For those of you who don't own sat dishes, here's the deal in brief: In the Good Old Days, the owner of a C-Band dish (big dish, not the little mini dishes like Primestar) could subscribe to stations like the Denver 5, and receive NBC/CBS/ABC via sat. Nice clean picture, the best you're going to get via NTSC. Also, if you lived in a time zone other than the origionating station, you gained another chance to watch your favorite show.


    Then the cable cabal and the networks banded together, and managed to push the Satellite Home Viewers Act through. Now, if you are in what the FCC calls the "Grade B contour" (read: crappy, ghost-ridden image 80% of the time, nothing 20% of the time) of a local station, you are forbidden by law to receive network programming from satellite unless your local station provides you with a wavier. Yeah, and Mr. Gates will let vendors install Linux next to Win-98.


    Given this, I wonder how long the networks will allow Webcasting to go on before they push for an amendment to the SHVA to cover this.


    Just like Microsoft and NSI, the networks don't want to see their monopoly end, and just as assuredly, end it must due to technology.

  • I wonder how this will fare, given how well the satellite TV industry has done against Congress.

    [...] I wonder how long the networks will allow Webcasting to go on before they push for an amendment to the Satellite Home Viewers Act to cover this.

    I don't see what US law has to do with it.
  • Ummm... The area code prompt is not likely meant as a means to prevent them pesky Americans from invading the site and watching Canadian TV. More than likely, the company is using it as a quick way to gather demographic information about who is watching from where. Of course, that information is pretty much useless to them now that there are all these area codes being posted on Slashdot... by now, their database probably indicates that there's a high percentage of Americans living in Ottawa, Toronto, Vancouver and Innuvik. :)
  • If the bandwidth issue makes backbones & ISPs upgrade ancient links to newer, faster ones, I'd say watch all the TV you can!

    Better yet, it might force them to switch to multicasting, with QoS support. Can you imagine an ISP with -modern- networking facilities?

    I'd love it if this spreads to the USA and Europe. Massive network grey-outs, resulting in Big Companies leaning on the ISPs & backbones to supply a decent service for a change, with backup routes, multicasting, RSVP, CBQ, RED and ECN. The luxury!!!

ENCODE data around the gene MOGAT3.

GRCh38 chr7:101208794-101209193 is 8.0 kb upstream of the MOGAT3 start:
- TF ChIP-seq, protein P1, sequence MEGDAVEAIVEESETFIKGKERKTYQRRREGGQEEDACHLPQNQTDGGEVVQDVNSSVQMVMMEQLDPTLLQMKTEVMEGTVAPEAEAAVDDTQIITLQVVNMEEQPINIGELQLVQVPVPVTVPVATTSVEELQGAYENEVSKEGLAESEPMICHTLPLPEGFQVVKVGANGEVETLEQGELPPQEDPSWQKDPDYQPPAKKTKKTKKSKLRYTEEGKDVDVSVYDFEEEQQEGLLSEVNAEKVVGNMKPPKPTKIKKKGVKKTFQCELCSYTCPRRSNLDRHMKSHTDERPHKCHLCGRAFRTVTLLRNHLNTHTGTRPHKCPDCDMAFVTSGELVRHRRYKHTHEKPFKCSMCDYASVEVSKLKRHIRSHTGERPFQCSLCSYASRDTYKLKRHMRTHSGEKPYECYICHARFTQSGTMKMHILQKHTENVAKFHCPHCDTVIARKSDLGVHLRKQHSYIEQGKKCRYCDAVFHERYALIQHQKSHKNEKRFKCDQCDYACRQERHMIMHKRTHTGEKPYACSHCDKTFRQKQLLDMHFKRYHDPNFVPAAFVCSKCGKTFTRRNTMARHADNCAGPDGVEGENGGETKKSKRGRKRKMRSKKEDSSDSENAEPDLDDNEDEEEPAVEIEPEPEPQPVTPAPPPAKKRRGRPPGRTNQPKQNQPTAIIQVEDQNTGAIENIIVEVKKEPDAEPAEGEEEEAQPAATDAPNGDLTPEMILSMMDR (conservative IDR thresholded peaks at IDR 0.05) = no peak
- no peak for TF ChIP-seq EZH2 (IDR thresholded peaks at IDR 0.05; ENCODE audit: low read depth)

• by RNG (35225) on Friday December 03, 1999 @03:33AM (#1485296) Homepage
    Hmm, now we'll have the TV industry wake up to the same threat the music industry is facing now. Not that the concept is not obvious (after all, at a low level everything is just a stream of 0s and 1s), but this must be a red flag in their face.

    Much as we needed the recording industry over the past 50 years to press those damn CDs/Records and distribute them, we're currently relying on the TV studios and networks to make/distribute their products. Also witness the current TV climate: much as the recording industry creates their own hypes and ignores non-conventional artists, the TV (and movie) industry is falling victim of their own success. Their desire to standardize everything and make it 'safe' for (their) ideal targe audience (families with kids, etc) results in a product which excells in conformity and blandness.

    Given this, advances in technology which make it possible to distribute (and eventually produce) decent quality TV programs at low costs, will lead to the proliferation of 'independant' studios. With their monopoly on creation/distribution of movies vanishing in internet time, the TV studios will eventually face the same tide the music industry is facing now: We don't really like them, we don't really need them anymore; let's move to a medium we can control and just ignore the studios. Looking at the sad state of the (currently +- 30) TV stations I get via cable, this may just be good ... if nothing else, this means that as an independant producer you will be able to distribute your films to anyone who's on the internet. Wether anyone will care to watch your stuff is of course an entirely different matter.

  • 506 418 819 450 514 705 807 204 306 403 780 250 604 403

    I think you're missing a few... 613 519 905 416... what'd ya do, skip Ontario?